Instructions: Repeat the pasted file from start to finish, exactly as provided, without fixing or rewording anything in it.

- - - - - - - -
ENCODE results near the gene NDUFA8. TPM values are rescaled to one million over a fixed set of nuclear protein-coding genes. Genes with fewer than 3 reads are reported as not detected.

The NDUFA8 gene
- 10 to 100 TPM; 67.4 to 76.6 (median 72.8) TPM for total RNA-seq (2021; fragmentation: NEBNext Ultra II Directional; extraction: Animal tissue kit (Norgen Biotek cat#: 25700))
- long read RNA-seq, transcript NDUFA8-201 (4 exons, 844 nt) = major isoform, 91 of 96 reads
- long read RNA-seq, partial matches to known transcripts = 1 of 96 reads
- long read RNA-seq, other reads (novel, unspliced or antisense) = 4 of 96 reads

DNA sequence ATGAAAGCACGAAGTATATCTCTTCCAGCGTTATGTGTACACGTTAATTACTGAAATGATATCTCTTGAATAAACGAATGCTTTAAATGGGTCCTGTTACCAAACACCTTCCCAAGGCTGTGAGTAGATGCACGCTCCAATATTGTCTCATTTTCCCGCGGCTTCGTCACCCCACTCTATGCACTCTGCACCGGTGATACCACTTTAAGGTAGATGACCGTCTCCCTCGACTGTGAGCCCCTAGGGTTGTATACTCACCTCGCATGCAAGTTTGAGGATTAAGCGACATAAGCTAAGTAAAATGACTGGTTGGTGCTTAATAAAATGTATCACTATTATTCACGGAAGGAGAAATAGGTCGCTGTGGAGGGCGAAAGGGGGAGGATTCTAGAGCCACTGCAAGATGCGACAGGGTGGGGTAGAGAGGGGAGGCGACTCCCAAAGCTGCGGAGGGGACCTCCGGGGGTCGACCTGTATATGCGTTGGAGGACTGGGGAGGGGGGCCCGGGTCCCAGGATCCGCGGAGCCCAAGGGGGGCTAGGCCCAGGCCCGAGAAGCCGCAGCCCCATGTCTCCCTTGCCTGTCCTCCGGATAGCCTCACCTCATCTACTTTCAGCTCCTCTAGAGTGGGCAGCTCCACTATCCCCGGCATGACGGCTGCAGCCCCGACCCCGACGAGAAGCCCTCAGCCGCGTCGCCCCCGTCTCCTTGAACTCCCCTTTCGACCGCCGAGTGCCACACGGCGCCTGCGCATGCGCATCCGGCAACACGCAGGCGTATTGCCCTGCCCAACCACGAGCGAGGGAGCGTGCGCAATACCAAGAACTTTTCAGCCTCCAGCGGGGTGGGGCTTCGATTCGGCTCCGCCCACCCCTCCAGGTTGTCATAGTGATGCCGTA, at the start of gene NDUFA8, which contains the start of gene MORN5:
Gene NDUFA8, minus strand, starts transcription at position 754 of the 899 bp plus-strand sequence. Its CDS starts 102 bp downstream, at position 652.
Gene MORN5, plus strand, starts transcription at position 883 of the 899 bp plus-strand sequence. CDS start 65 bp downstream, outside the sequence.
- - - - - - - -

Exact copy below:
ENCODE results near the gene NDUFA8. TPM values are rescaled to one million over a fixed set of nuclear protein-coding genes. Genes with fewer than 3 reads are reported as not detected.

The NDUFA8 gene
- 10 to 100 TPM; 67.4 to 76.6 (median 72.8) TPM for total RNA-seq (2021; fragmentation: NEBNext Ultra II Directional; extraction: Animal tissue kit (Norgen Biotek cat#: 25700))
- long read RNA-seq, transcript NDUFA8-201 (4 exons, 844 nt) = major isoform, 91 of 96 reads
- long read RNA-seq, partial matches to known transcripts = 1 of 96 reads
- long read RNA-seq, other reads (novel, unspliced or antisense) = 4 of 96 reads

DNA sequence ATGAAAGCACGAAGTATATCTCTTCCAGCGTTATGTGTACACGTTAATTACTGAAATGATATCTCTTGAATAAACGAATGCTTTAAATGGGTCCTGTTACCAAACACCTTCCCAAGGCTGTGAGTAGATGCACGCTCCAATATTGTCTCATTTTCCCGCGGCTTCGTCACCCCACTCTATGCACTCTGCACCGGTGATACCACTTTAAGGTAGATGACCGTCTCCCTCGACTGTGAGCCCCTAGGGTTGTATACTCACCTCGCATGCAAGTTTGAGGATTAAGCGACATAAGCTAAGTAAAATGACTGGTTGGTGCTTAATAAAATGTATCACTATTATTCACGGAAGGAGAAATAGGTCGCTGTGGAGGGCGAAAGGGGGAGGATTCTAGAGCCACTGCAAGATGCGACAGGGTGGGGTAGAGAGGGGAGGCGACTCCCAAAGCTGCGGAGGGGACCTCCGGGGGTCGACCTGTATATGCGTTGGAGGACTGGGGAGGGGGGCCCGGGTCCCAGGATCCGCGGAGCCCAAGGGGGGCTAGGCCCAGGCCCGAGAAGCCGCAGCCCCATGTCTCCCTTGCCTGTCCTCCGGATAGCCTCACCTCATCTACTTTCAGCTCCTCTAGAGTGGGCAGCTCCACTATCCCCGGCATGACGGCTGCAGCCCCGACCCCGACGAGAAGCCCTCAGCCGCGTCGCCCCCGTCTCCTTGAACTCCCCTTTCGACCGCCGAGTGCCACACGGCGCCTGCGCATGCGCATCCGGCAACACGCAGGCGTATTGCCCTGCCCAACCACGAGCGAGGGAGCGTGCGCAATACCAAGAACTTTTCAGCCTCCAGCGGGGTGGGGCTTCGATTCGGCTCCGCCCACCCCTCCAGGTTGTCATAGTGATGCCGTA, at the start of gene NDUFA8, which contains the start of gene MORN5:
Gene NDUFA8, minus strand, starts transcription at position 754 of the 899 bp plus-strand sequence. Its CDS starts 102 bp downstream, at position 652.
Gene MORN5, plus strand, starts transcription at position 883 of the 899 bp plus-strand sequence. CDS start 65 bp downstream, outside the sequence.